Original photo by James S Doubleday from the 53A Models of Hull collection
Looking north-west along the island platform at Banbury Merton Street station in 1956. The timber platform extension seen here was added in the last decade of the 19th century. One of two LMS 'Hawkseye' running-in boards is seen, the other is beneath the trainshed. One of the one of the Derby Lightweight single cars waits to depart from the up platform. At this time there were nine up trains on weekdays, four ran through to Bletchley but the other four terminated at Buckingham. The three-storey houses seen on the right are in Merton Street and are still standing.
Photo from John Mann collection
In this view from 1958 one of the Derby Lightweight single cars waits at an apparently deserted Banbury Merton Street. On this occasion the brake end of the railcar is facing the camera and just about visible is the rather unsightly exhaust stacks running up the front of the cab to a common outlet box on the cab roof. This was the same arrangement as used on the single-unit vehicles which became classes 121 and 122. The two Derby Lightweight single cars could, for various reasons, end up being turned but at around the time of this photograph M79901 had its brake end facing south so this is probably the railcar seen here. Tucked aware on the left just inside what remained of the trainshed is what appears to be telephone equipment but, if so, quite why it was positioned there is something of a puzzle but it was possibly for the use of shunters to speak to the signal box which was some distance away close to the gasworks. Following withdrawal of all passenger services on the branch from Verney Junction the two railcars, M79900/1, found themselves at a loose end and so ended up on Oxford - Bletchley - Cambridge services. Until M79901 was withdrawn in 1967 the pair sometimes ran together but often paired with a former a Driving Motor Composite Lavatory from disbanded power-twin units. Some of the latter retained their engines but others were de-engined to run as driving trailers, renumbered into the 796xx series. All the Derby Lightweight 79xxx types had been withdrawn from public service by 1969.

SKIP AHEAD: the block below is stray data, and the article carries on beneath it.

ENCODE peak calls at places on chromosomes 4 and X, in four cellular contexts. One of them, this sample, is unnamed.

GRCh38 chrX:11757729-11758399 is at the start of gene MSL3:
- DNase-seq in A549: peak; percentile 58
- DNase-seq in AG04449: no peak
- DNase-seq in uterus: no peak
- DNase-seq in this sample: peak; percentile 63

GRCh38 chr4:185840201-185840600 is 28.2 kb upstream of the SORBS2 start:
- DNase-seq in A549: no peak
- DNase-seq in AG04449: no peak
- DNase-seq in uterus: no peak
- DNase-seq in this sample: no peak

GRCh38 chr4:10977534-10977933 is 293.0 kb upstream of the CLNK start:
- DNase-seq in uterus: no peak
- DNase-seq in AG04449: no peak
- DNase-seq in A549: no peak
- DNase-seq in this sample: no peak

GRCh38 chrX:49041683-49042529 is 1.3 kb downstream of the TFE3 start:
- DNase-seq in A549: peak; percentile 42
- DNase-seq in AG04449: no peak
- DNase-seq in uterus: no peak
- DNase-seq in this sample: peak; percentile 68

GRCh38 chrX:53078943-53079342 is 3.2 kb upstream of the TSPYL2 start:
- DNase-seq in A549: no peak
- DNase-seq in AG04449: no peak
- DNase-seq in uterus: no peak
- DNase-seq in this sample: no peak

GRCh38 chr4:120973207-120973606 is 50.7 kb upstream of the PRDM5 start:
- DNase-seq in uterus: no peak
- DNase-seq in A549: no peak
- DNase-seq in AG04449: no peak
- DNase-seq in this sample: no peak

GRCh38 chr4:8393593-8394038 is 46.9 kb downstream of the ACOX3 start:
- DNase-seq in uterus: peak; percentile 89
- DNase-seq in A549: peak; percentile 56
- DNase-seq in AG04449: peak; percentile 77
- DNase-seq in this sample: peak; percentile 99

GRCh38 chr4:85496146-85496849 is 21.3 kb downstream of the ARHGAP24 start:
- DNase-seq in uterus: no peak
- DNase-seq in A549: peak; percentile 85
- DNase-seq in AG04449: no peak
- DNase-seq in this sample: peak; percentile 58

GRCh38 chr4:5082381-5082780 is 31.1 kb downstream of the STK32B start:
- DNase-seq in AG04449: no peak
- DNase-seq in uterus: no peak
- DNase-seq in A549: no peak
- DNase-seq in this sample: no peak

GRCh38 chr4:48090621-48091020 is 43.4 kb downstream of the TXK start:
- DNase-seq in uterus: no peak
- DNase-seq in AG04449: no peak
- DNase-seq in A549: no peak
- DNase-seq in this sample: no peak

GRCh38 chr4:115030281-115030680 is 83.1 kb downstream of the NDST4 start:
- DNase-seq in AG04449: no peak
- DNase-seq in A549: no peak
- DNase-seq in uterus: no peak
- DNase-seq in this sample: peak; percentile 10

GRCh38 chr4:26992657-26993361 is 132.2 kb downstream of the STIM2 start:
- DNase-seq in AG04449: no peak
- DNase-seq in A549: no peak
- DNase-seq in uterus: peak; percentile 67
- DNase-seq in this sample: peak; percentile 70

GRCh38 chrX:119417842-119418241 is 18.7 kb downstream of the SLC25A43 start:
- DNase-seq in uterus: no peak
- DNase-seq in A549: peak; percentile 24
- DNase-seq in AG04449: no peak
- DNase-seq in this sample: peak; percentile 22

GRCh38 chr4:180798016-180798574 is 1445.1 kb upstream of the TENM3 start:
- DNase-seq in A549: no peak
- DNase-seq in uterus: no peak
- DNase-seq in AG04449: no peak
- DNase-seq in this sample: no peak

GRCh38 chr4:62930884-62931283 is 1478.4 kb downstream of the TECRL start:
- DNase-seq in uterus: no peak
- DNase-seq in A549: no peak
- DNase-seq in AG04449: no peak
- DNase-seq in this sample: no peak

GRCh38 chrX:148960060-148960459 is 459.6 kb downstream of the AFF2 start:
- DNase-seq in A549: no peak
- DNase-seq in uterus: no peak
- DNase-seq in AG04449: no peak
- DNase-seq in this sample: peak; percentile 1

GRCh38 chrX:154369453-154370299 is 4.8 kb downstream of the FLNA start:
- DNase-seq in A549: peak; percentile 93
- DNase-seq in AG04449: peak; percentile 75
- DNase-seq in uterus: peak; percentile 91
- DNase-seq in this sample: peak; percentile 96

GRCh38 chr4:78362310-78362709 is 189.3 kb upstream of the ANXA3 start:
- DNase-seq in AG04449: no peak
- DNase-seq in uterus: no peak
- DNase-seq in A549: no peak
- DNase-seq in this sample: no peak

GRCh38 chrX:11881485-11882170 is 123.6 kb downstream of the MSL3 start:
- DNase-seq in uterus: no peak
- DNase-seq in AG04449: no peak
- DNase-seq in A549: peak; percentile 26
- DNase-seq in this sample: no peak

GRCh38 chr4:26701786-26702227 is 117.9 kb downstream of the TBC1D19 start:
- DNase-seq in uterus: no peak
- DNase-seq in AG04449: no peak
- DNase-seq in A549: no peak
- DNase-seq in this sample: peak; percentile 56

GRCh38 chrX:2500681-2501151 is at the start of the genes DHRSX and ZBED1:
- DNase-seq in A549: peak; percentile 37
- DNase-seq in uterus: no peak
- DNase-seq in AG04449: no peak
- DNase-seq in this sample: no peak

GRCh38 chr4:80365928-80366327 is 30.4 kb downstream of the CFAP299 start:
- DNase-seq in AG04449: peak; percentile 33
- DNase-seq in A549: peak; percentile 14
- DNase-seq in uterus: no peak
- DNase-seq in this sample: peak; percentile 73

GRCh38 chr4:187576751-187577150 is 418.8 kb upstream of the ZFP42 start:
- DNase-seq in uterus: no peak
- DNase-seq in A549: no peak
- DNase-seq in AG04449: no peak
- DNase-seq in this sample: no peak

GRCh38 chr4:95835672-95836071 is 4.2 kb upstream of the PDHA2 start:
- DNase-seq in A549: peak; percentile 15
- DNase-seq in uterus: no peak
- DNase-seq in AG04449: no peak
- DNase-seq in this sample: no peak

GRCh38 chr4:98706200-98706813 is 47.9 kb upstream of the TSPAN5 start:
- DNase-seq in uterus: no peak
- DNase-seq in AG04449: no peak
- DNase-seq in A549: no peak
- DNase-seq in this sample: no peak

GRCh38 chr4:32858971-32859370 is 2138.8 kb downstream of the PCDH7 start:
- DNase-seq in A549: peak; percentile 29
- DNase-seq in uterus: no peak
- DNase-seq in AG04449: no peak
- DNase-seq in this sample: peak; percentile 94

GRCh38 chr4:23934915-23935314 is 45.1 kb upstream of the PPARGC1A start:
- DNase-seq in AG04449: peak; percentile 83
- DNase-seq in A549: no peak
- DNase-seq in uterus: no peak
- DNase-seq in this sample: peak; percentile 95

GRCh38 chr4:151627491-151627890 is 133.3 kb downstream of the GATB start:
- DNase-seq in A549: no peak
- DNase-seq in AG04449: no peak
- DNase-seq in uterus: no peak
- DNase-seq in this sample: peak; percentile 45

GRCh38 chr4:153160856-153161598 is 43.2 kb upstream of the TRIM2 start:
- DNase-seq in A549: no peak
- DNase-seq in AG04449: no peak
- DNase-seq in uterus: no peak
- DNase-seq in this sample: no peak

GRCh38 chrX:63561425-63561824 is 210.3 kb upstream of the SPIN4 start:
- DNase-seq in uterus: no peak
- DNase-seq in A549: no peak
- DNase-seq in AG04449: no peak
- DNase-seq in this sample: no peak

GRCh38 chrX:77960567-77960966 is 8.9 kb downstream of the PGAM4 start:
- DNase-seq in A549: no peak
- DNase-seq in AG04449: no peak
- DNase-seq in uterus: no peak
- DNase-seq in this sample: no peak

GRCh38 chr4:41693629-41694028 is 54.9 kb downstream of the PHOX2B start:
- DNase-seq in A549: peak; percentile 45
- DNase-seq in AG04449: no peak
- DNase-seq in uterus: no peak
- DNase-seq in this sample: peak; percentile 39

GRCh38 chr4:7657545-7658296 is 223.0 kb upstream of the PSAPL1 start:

Photo by E Wilmhurst
Information supplied with this photograph tells us only that we are looking at railcar M79900. However, the number of open doors and portable steps tell us the train if formed of two cars so either M79901 is also present or the train is in fact one of Bletchley's 2-car units more usually found on Oxford - Bletchley - Cambridge services. In comparison to the photograph of M79900 known to have been taken in 1958, the advertisements visible in the background of this view appear to be the same ones while in this view the DMU cab front carries Yellow Diamond coupling symbols which are not present in the 1958 view of M79900. The conclusion, therefore, is that we are still in 1958 and the train is in fact a 2-car unit and not M79900/1 coupled together - something which, it should be said, was nevertheless a common occurrence. One minor difference when compared to the known 1958 photograph is the platform benches now both facing the same way but this should not be taken as indicative of a different period as the benches were free standing and thus easily moved. The by-this-time roofless Banbury Merton Street station had an air of quaintness about it, if not one of dereliction, while the LNWR nameboard, the LMS 'Hawkeye' nameboard on the platform and the BR diesel multiple units offered something of a visual history lesson. The DMU on this occasion is due to run through to Bletchley, during which journey it will call at Verney Junction, the one time junction station with the Metropolitan Railway and which for a brief period became the far-flung outpost of London Transport's Metropolitan Line. It would appear Merton Street was host to a group of railway enthusiasts and it is likely the photographer was one of the group. We can see the end of the wooden platform beneath the former roof and its continuation with a section of platform apparently laid with set blocks and proper edging stones. Behind the camera, and for reasons unknown, the platform reverted to being a quite lengthy wooden structure. On the right, beyond what look like heaps of ballast, stands a dock which, despite the presence of an open wagon, appears somewhat overgrown and almost disused. Gas lighting is, however, still provided. The houses in the right background are on Merton Street, which lay at an angle to the railway. The houses still stand today and are one of the very few remaining reference points to the site of the station. I was wondering that